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Ashgabat, the capital of Turkmenistan, is a fantastical place long lost in the Soviet past. Constructed in soaring Stalinist style after it was levelled by an earthquake in 1948, the city boasts a handful of historic structures – mosques, statues, and old civic squares – connected by a procession of carefully planned, impeccably clean, marble-flanked boulevards. The city’s ‘Monument to Neutrality’ – a bizarre, futuristic plinth with tripod legs, not unlike a space rocket – is crowned by Ashgabat’s infamous statue of President Niyazov, said to be made of pure gold. Whilst the current administration has not found the heart to melt it down (much less jettison it to outer space), it has moved it from its previously more prominent location in the city centre… and it no longer rotates to always face the sun.
If you’ve ever wondered about life in a hard-line Soviet-style regime, Ashgabat is the place to go. One of the best places to experience the city is the teeming Tolkuchka Bazaar. Filled with authentic hustle and barter, this sprawling traditional market hawks an intriguing array of local produce, crafts, and livestock, from sheepskins to hand-woven carpets to chickens and camels.Read more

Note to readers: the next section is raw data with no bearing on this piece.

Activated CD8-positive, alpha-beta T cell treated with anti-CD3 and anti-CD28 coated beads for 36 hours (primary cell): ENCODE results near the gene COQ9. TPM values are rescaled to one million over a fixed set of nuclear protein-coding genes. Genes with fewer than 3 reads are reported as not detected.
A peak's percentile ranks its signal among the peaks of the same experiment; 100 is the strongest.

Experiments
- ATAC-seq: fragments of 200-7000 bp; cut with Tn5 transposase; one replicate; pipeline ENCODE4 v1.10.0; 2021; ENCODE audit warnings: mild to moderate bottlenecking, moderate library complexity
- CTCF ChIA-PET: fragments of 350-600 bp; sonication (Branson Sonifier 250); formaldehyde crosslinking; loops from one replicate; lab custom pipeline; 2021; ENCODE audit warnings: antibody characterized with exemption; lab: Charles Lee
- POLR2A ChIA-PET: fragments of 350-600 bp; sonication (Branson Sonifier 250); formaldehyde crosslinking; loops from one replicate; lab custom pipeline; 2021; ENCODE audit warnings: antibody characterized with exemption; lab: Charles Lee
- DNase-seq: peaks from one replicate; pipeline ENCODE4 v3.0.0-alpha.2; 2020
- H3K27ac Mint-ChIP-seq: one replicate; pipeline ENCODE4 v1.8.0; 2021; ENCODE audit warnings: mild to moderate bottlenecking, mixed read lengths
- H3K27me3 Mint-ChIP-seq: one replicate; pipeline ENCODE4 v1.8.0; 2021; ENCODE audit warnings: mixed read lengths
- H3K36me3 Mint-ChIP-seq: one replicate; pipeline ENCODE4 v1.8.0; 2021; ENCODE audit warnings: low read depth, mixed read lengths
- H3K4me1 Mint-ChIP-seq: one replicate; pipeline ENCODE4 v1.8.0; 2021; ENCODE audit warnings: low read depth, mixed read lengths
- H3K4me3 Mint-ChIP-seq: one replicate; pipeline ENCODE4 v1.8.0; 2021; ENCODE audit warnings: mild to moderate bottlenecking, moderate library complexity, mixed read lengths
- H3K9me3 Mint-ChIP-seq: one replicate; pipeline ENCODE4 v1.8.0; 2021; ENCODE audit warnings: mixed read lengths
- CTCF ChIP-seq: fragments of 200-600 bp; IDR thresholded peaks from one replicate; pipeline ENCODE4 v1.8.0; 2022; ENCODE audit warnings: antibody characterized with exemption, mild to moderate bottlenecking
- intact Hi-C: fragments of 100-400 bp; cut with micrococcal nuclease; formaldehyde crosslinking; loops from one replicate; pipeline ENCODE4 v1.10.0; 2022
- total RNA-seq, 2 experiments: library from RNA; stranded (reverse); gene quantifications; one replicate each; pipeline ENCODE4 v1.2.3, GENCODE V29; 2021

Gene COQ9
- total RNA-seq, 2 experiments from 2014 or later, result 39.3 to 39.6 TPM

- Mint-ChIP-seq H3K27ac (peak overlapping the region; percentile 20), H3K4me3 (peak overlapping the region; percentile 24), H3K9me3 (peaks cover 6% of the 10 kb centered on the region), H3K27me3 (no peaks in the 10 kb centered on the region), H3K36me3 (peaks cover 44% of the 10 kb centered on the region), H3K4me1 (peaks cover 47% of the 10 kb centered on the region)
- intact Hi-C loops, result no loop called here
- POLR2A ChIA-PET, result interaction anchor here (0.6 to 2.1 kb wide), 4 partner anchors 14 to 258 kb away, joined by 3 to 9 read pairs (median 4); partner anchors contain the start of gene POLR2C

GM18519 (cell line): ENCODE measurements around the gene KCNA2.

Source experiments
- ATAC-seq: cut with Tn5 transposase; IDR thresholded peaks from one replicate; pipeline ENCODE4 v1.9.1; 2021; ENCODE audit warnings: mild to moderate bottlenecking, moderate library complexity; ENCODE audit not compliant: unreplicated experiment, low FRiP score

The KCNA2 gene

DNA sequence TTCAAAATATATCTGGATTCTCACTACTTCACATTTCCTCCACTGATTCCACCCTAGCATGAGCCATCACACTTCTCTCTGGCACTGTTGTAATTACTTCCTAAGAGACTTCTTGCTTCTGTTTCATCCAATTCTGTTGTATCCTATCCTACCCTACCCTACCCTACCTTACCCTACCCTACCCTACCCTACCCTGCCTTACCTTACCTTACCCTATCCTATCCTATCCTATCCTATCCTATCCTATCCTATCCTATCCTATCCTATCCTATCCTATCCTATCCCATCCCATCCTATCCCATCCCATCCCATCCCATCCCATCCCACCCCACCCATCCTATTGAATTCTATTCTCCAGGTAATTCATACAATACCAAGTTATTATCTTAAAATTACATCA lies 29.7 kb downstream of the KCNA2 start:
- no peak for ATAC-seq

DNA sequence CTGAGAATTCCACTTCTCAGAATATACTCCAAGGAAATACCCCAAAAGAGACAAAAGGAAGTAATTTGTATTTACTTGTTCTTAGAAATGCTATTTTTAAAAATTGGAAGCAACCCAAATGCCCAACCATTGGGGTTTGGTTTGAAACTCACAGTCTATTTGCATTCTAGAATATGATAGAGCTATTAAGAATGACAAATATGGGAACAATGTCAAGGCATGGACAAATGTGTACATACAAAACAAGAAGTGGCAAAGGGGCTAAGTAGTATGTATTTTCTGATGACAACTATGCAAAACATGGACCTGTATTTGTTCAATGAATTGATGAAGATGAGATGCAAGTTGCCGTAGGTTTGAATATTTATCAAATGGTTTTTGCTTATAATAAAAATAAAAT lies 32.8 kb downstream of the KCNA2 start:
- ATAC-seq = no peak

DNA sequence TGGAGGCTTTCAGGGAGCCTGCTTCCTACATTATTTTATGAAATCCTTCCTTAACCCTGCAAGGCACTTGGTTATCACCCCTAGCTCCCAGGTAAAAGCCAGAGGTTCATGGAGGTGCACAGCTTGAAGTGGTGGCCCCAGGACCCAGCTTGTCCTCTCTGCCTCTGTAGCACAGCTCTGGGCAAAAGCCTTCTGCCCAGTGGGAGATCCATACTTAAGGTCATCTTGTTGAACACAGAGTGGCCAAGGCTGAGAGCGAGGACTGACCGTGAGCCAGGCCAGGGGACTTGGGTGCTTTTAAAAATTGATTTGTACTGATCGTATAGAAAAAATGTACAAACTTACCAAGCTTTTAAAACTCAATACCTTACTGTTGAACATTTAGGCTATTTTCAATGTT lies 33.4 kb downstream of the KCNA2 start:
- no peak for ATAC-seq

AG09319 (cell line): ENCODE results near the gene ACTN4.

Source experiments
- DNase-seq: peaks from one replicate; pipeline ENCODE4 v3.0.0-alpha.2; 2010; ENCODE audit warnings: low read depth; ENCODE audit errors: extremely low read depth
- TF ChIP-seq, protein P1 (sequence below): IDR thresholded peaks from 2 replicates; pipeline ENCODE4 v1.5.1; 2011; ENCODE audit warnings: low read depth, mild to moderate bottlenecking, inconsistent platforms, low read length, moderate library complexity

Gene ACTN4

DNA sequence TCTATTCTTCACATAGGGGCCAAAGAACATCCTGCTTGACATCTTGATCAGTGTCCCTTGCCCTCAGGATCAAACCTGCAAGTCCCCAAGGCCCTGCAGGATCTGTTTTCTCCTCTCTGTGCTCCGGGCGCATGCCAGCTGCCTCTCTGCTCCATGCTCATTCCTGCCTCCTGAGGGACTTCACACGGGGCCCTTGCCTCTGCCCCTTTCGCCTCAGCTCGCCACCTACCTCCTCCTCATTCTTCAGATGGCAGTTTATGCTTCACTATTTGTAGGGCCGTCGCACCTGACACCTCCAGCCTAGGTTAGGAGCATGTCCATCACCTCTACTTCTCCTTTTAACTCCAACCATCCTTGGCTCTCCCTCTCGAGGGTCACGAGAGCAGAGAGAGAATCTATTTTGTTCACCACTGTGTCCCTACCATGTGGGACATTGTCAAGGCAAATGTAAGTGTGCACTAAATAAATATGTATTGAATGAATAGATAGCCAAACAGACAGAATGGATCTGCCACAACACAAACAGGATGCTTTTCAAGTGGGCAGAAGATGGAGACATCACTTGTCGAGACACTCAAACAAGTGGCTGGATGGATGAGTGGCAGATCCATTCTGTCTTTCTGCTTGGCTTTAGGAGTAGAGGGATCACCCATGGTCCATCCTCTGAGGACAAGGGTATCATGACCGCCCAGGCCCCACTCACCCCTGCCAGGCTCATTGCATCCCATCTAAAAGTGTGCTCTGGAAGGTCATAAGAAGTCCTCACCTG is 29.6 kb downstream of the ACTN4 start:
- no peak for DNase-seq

More academically, the National Museum contains a wealth of historical exhibits – jewellery, clothing, weapons, musical instruments, carpets, and other cultural objects, antiques and archaeological finds – dating from the Bronze Age to the present. The Museum of Fine Arts features portraits of Turkmen heroes, from poets to warriors to politicians, whilst Independence Park has an array of statues depicting notable persons. The Turkmen Carpet Museum, not to be missed, features fine examples of antique carpets from 18th century. It is home to largest carpet in the world, covering 300 square metres and woven by 40 carpet makers in celebration of Turkmenistan’s 10th year of independence – it is now hanging in the entrance hall.